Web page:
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Chester County Press

'Scarborough Days' looks back at local artist's legacy

09/08/2016 12:14PM ● By J. Chambless

'Going to the Chapel'

By John Chambless
Staff Writer

There's a warm-spirited quality to all of Paul Scarborough's works, and his many collectors have always responded with dedication and a sincere love of his views of local places. Walking into the Chadds Ford Gallery, you're struck by the overall tone of summer light and delicate blooms in the places that Scarborough knew best.

This will likely be the last, largest show of original works from Scarborough, who passed away in 2014. These new studio discoveries and rarely seen paintings will go fast, so collectors are advised to get to the gallery early. There will be an opening reception on Sept. 16 from 5 to 8 p.m.

In contrast to the prevailing warmth of most of these paintings, “Snow Day” is a large watercolor of gray-blue pavement and gray trees that was painted within a few hundred feet of the gallery. It has a splendid, icy chill.

A newly uncovered watercolor autumn view of the Kennett Meetinghouse has a great ruddy glow, and “Pink Dogwood and Azaleas” is a floral expanse done in glorious pinks and purples.

Scarborough was a devotee of fishing, and there's a nice stillness to the creekside fisherman in “Opening Day By the Bridge.”

“Summer at Hillhurst Farm” has friendly-looking cows, a dairy barn and outbuildings, and the painting benefits from not being prettied up. There's nothing glamorous about this barn.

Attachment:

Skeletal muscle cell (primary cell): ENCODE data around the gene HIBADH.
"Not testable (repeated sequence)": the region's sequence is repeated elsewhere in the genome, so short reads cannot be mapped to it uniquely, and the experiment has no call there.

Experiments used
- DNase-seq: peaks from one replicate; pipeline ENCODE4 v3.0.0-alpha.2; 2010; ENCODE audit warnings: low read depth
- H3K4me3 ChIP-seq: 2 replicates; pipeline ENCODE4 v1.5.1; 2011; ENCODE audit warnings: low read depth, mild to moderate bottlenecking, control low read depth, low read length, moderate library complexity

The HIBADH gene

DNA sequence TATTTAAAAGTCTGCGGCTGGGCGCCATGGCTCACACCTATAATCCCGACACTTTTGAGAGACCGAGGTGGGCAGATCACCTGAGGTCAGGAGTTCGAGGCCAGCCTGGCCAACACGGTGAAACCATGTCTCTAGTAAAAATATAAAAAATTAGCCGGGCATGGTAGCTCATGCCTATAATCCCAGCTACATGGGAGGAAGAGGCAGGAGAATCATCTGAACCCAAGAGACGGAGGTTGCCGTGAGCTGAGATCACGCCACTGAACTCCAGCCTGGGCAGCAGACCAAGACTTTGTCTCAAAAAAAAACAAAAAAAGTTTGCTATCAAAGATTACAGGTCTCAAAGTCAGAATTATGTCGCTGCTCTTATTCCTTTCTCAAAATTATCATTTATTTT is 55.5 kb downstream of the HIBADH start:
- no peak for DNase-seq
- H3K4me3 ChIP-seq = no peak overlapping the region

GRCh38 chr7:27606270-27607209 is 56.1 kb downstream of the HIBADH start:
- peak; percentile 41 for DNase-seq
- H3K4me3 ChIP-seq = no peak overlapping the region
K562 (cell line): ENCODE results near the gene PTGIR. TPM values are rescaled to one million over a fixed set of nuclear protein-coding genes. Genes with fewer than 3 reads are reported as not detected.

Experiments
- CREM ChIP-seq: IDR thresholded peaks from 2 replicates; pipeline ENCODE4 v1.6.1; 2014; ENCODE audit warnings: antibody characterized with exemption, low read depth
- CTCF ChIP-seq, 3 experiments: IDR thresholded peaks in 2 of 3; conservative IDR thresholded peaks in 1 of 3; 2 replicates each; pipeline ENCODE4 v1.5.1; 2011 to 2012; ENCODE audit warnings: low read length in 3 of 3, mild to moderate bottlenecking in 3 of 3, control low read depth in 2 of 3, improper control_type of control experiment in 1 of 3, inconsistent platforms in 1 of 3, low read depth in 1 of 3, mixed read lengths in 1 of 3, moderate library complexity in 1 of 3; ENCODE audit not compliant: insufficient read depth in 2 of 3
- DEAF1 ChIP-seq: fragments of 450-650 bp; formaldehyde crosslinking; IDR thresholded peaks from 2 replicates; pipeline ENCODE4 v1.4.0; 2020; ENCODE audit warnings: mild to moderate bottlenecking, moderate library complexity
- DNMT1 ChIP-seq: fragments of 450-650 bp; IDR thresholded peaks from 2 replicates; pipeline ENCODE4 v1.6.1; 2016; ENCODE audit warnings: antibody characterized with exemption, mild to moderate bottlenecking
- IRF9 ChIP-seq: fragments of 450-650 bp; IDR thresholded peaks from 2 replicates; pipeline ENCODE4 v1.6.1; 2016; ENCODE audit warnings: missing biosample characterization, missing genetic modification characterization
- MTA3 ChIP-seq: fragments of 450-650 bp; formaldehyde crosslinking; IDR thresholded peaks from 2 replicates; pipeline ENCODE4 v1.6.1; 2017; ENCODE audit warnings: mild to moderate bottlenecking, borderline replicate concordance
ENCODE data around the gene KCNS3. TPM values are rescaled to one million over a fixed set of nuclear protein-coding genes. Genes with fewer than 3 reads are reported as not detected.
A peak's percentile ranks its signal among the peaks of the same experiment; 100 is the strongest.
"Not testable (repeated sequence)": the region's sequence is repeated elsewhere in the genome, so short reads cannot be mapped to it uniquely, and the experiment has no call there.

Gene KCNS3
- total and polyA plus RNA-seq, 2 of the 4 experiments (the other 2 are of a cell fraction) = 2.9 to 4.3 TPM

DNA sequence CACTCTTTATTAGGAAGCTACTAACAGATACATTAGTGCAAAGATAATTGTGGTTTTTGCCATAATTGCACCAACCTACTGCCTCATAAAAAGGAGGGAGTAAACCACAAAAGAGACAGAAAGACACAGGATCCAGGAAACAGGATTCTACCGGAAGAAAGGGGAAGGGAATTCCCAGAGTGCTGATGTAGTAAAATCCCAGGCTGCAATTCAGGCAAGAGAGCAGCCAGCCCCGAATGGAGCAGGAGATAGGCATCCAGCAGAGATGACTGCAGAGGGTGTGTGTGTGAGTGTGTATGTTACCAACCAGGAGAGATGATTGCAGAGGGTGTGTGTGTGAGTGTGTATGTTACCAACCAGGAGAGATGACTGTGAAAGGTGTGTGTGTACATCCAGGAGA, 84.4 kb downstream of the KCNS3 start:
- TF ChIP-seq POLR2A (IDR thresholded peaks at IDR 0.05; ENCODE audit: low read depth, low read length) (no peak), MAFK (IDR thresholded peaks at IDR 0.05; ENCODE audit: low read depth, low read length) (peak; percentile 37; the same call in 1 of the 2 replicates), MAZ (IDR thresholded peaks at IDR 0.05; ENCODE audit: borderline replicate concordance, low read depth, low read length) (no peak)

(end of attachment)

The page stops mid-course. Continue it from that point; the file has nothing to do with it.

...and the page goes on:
“Going to the Chapel” is a large autumn view of a church birdhouse on a pole, with a directional sign pointing the way down a dirt road. The piece was done on the Frolic Weymouth property, so it's a rarely seen bit of Chester County, and immediately captures your attention.

The acrylic “Pumpkins at HG's” makes great use of the medium, with the tiny orange dots of pumpkins in a field, a forklift carrying a huge box of pumpkins to market, and a delicately rendered expanse of trees and hill, just slightly touched by autumn colors.

“Unionville Sunset” has a beautifully rendered sky, house and barn dwarfed by a mass of dried cornstalks in the foreground. It's only after a moment that you pick out the tiny birds dotted amid the stalks. It's a high point of the show.

“Crossed Paths” is a muted landscape that's packed with detail, and “Pilot Station, For The Bay and River Delaware - Lewes” shows the distinctive flagpole and shingled exterior of the elegant building in full, brilliant sunshine.

Few artists understood the appeal of this region like Scarborough, and his works are a testament to both his skill as a painter and his eye as a documentarian of places that matter.

“Scarborough Days” will be on view at the Chadds Ford Gallery (Route 1, Chadds Ford) from Sept. 16 to Oct. 2. Hours are Tuesday to Saturday from 10 a.m. to 5 p.m., and Sunday from noon to 5 p.m. Call 610-388-2412 or visit

To contact Staff Writer John Chambless, email

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